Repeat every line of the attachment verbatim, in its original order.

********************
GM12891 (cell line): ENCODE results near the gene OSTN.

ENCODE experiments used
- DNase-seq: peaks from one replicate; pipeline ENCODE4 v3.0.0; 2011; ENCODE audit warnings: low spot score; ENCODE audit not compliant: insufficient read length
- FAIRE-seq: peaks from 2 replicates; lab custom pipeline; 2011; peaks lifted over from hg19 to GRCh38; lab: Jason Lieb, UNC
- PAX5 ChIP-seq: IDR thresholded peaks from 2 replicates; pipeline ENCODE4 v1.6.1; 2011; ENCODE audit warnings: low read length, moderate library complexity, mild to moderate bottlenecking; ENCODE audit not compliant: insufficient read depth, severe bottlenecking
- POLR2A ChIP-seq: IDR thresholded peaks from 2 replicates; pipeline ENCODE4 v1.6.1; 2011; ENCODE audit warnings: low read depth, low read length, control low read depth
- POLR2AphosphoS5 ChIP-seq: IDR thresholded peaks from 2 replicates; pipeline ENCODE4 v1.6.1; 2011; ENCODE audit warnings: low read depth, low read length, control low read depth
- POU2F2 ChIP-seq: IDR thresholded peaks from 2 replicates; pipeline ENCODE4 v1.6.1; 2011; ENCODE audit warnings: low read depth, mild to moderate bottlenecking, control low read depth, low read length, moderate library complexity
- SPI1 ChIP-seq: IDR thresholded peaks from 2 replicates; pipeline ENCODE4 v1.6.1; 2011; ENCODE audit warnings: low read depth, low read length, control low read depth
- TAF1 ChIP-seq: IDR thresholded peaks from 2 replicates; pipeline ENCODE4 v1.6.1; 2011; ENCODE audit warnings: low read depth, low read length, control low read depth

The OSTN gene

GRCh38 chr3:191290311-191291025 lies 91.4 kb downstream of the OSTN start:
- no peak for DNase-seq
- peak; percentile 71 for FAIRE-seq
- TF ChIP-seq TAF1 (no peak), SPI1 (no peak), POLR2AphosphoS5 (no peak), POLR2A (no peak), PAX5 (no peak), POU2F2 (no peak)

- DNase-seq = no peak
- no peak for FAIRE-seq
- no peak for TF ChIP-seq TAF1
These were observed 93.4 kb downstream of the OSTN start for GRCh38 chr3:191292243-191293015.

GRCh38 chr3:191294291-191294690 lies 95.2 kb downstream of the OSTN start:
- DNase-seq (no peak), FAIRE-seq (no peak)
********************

GM12891 (cell line): ENCODE results near the gene OSTN.

ENCODE experiments used
- DNase-seq: peaks from one replicate; pipeline ENCODE4 v3.0.0; 2011; ENCODE audit warnings: low spot score; ENCODE audit not compliant: insufficient read length
- FAIRE-seq: peaks from 2 replicates; lab custom pipeline; 2011; peaks lifted over from hg19 to GRCh38; lab: Jason Lieb, UNC
- PAX5 ChIP-seq: IDR thresholded peaks from 2 replicates; pipeline ENCODE4 v1.6.1; 2011; ENCODE audit warnings: low read length, moderate library complexity, mild to moderate bottlenecking; ENCODE audit not compliant: insufficient read depth, severe bottlenecking
- POLR2A ChIP-seq: IDR thresholded peaks from 2 replicates; pipeline ENCODE4 v1.6.1; 2011; ENCODE audit warnings: low read depth, low read length, control low read depth
- POLR2AphosphoS5 ChIP-seq: IDR thresholded peaks from 2 replicates; pipeline ENCODE4 v1.6.1; 2011; ENCODE audit warnings: low read depth, low read length, control low read depth
- POU2F2 ChIP-seq: IDR thresholded peaks from 2 replicates; pipeline ENCODE4 v1.6.1; 2011; ENCODE audit warnings: low read depth, mild to moderate bottlenecking, control low read depth, low read length, moderate library complexity
- SPI1 ChIP-seq: IDR thresholded peaks from 2 replicates; pipeline ENCODE4 v1.6.1; 2011; ENCODE audit warnings: low read depth, low read length, control low read depth
- TAF1 ChIP-seq: IDR thresholded peaks from 2 replicates; pipeline ENCODE4 v1.6.1; 2011; ENCODE audit warnings: low read depth, low read length, control low read depth

The OSTN gene

GRCh38 chr3:191290311-191291025 lies 91.4 kb downstream of the OSTN start:
- no peak for DNase-seq
- peak; percentile 71 for FAIRE-seq
- TF ChIP-seq TAF1 (no peak), SPI1 (no peak), POLR2AphosphoS5 (no peak), POLR2A (no peak), PAX5 (no peak), POU2F2 (no peak)

- DNase-seq = no peak
- no peak for FAIRE-seq
- no peak for TF ChIP-seq TAF1
These were observed 93.4 kb downstream of the OSTN start for GRCh38 chr3:191292243-191293015.

GRCh38 chr3:191294291-191294690 lies 95.2 kb downstream of the OSTN start:
- DNase-seq (no peak), FAIRE-seq (no peak)